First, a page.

Baseball is a literal game, with clear rules and plain, easy-to-understand results. A pitch is either a ball or a strike. A runner is either safe or out. It is not a game built for interpretation.
But we don't play it that way. Sometimes we consider a man out when he might not be. Sometimes we call him out because he should be out. And everyone agrees, even the man who is out.
Two examples, from the National League Championship Series.
First: Game 1. Top of the 10th Inning. The Cardinals and Dodgers are tied 2-2, runners on first and third, one out. Michael Young hits a fly ball to shallow-ish right field. Carlos Beltran calls off Jon Jay so he can line up a throw to home plate. He catches the ball and throws a one-hop bullet to catcher Yadier Molina. The throw beats Mark Ellis to the plate. Ellis is, as they say, dead to rights.
Except: Are we sure Molina tagged Ellis? I mean, it's close, he might have tagged him, but it's far from certain, and I'm not sure I've seen an angle on the video that makes it obvious he tagged him. Watching the play in real-time, as the umpire saw it and as the players all played it, it seems clear that he was out. We have years of watching baseball that tell us that he's out: The ball beat him, the tag came in, he ran into the catcher, the catcher held onto the ball… out. It's obvious. Except when you watch the replay, it isn't obvious. If that were replayed, they might have overturned it.
And you know who would have been angry about that? Mark Ellis. Here's Ellis talking after Game One: "I was out. It was pretty obvious. I think everybody saw that. "It was pretty obvious I got tagged out. There was a collision at home plate. They're going to call you out every time. You run into it, you're out. That's how they're going to call it."
Here's what his teammate A.J. Ellis (no relation) said:
Mark Ellis probably wasn't tagged. It's a play that could have won Game One of the National League Championship Series. And that's the way they wanted it called.
Second example: NLCS Game 4, last night. The Dodgers are down 4-2 in the bottom of the seventh. With one out, Nick Punto smashes a double over the head of center fielder Jon Jay. The crowd is roaring. The Dodgers have the tying run at the plate. Carl Crawford, who already has three homers this postseason, is batting, with the meat of the Dodgers lineup right behind him. This is probably the best chance, the last chances, the Dodgers are going to get.
Punto sneaks off second base … and Cardinals pitcher Carlos Martinez spins and fires.
Punto is clearly caught leaning. (The wide angle shot shows Dodgers third base coach Tim Wallach frantically waving his arms and screaming for Punto to get back.) Martinez clearly gets the ball to shortstop Pete Kozma ahead of Punto's dive. Kozma clearly gets the tag down. Punto is called out because of course you call him out there. The ball beat him. The tag was there. As AJ Ellis described the Molina home plate play: "In the history of baseball, no one has ever been called safe on that play because they didn't tag them."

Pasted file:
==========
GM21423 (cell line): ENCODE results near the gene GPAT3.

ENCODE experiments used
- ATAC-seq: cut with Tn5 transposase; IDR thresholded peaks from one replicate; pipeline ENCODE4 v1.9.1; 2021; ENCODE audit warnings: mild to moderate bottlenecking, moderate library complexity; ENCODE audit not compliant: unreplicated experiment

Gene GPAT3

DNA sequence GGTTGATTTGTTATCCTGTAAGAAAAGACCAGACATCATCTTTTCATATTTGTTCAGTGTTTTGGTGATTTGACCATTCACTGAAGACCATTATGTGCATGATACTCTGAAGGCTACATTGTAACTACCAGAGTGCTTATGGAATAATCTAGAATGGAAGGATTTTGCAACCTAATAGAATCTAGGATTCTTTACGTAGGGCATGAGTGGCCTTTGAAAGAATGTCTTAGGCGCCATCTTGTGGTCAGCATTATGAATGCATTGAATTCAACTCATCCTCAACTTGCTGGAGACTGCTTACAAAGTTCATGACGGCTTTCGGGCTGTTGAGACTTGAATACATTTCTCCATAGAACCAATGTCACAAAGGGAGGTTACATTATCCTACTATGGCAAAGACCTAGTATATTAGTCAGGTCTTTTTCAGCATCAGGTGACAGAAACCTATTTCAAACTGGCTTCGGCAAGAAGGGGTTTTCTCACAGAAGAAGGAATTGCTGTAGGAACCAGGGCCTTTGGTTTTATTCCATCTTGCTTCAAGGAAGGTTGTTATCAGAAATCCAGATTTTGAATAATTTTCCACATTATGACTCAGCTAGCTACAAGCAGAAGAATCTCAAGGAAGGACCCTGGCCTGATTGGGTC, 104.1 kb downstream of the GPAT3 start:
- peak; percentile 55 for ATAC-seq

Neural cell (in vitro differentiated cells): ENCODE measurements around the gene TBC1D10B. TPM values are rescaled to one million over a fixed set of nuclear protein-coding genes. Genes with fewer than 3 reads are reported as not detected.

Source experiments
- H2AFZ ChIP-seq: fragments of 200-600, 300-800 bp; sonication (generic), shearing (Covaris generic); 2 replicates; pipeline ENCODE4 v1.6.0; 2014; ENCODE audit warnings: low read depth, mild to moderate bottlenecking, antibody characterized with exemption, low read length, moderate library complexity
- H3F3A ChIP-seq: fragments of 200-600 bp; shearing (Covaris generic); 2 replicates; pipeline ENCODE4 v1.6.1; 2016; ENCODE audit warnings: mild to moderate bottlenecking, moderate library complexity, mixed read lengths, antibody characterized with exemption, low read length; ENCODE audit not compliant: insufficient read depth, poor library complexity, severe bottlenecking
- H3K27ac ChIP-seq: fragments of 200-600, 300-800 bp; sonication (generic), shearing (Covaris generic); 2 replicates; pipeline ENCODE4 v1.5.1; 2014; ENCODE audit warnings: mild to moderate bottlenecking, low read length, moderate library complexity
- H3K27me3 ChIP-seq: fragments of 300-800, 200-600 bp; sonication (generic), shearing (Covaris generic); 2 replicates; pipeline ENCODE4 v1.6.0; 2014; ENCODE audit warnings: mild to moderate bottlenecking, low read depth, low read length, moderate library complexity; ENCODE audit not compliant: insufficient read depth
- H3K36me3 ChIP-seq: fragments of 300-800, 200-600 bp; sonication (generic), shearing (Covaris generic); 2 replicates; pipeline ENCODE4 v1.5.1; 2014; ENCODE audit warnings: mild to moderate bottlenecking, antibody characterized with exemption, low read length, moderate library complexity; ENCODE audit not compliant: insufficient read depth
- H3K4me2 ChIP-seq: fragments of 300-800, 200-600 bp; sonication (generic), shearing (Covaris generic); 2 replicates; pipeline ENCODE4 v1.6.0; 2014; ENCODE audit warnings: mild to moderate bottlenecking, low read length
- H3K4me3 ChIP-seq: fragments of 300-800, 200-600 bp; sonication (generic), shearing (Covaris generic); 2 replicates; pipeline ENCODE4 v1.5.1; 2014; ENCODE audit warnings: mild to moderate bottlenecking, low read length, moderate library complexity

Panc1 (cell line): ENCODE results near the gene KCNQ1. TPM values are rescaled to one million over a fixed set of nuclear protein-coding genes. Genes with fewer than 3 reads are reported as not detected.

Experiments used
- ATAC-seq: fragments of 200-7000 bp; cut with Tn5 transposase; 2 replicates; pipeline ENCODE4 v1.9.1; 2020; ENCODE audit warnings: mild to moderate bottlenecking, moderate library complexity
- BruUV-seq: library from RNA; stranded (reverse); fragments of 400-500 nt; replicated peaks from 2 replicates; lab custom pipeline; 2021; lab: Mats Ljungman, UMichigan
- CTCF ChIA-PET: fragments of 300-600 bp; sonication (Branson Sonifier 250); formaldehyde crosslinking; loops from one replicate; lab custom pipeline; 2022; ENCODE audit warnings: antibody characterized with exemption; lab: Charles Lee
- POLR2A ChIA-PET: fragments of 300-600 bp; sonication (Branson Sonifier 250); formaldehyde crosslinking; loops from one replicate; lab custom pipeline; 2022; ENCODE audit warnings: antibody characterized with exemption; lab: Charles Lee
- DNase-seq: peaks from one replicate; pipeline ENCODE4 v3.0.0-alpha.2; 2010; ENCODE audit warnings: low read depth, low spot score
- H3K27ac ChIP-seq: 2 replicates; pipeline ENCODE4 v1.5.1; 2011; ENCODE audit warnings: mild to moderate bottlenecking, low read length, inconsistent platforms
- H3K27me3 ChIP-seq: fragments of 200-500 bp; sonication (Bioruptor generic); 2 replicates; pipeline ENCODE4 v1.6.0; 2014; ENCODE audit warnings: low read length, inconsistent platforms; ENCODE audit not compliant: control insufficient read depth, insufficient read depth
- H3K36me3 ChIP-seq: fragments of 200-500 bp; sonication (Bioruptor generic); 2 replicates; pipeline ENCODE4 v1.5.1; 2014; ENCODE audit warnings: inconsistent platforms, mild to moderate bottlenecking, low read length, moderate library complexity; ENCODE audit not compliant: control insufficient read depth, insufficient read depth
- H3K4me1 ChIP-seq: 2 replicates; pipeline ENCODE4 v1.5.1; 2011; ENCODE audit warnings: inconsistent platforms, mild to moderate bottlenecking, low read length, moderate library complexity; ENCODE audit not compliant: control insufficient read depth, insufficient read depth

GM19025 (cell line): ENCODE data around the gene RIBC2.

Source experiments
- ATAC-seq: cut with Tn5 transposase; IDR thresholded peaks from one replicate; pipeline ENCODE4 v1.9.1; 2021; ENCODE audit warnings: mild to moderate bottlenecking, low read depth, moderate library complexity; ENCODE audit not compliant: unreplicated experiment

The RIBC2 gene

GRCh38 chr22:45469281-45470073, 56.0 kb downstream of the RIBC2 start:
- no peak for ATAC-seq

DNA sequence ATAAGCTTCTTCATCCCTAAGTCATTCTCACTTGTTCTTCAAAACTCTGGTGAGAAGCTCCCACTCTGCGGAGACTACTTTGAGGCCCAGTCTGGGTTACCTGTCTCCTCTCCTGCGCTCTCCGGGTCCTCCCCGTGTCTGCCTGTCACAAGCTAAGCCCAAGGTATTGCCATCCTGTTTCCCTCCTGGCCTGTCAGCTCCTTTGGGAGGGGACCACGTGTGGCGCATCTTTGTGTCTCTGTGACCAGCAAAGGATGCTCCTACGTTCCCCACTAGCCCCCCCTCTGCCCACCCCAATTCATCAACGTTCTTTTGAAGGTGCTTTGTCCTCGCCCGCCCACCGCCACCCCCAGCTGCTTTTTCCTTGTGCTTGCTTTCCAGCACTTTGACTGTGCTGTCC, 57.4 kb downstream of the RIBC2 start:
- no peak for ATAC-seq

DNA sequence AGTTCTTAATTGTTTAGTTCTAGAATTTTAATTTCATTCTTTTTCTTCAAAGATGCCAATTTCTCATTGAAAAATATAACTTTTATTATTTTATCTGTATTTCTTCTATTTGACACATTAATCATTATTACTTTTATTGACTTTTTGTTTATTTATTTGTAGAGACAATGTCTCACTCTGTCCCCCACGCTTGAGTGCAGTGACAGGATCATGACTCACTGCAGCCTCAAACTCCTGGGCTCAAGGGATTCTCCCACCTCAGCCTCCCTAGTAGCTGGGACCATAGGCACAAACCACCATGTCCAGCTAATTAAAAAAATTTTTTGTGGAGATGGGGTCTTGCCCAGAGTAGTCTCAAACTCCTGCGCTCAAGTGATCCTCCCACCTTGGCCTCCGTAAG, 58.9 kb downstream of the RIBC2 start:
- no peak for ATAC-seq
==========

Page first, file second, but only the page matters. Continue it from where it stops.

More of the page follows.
But did Kozma really tag Punto before he got his hand back on the base? I'm not sure that video is any more conclusive than the last one: You can make a solid case that Punto sneaks his hand back in before Kozma gets the tag down.
The whole game changes if Punto is called safe there. The crowd stays crazy. (Maybe that bear comes back.) Perhaps Crawford singles him home: Maybe the rookie Martinez gets antsy and starts walking people. None of that happens, because the umpire calls Punto out. When it's not clear that he was.
Is Punto angry? Does Punto demand a public apology from Major League Baseball for this potentially ruinous call? He does not.
"It was a bad baseball play," Punto says, plainly distraught. "I got a little too aggressive there, trying to anticipate something in the dirty, maybe get to third with less than two outs. A little too aggressive. It was a big play in the game. I kind of put us in a bad spot. It was definitely a tough one for us. … That's a lonely place to be. It's a lonely jog off the field."
Punto made a mistake, he knew it, and he was punished for it. Whether he was "out," technically, strikes him as beside the point. The same goes for Mark Ellis: The throw beat him, he tried to jar the ball loose, he didn't, he's out. This is the way baseball has been played for a century. It is ingrained in the game. Nobody even stops to think about it: It's just the way it is.
And next year, it is going to change. There are many questions about the installation of instant replay in Major League Baseball next year. Is the challenge system fair? Is the responsibility for bad calls being transferred from umpires to managers? Should there be an extra umpire off-site watching every play or should we keep the "umps have their own TV just off the field" model? Are there plays we should be looking at that we're not? How long are these replays going to take?
But the biggest question of all isn't about whether replay is going to help get plays right. It's whether getting those plays right - a theoretical, objective "right" --- is something that baseball actually wants. There are plays like the ones above, in which the right call might not have been the correct call. There is the neighborhood play at second base, which could potentially go extinct in the age of replay. There are surely hundreds of other plays, in which facts might not necessarily support truth. Players want replay to get the plays right. But not, you know, too right. Sometimes, to borrow a phrase from basketball, ball don't lie. Sometimes the truth is less fair than we want it to be.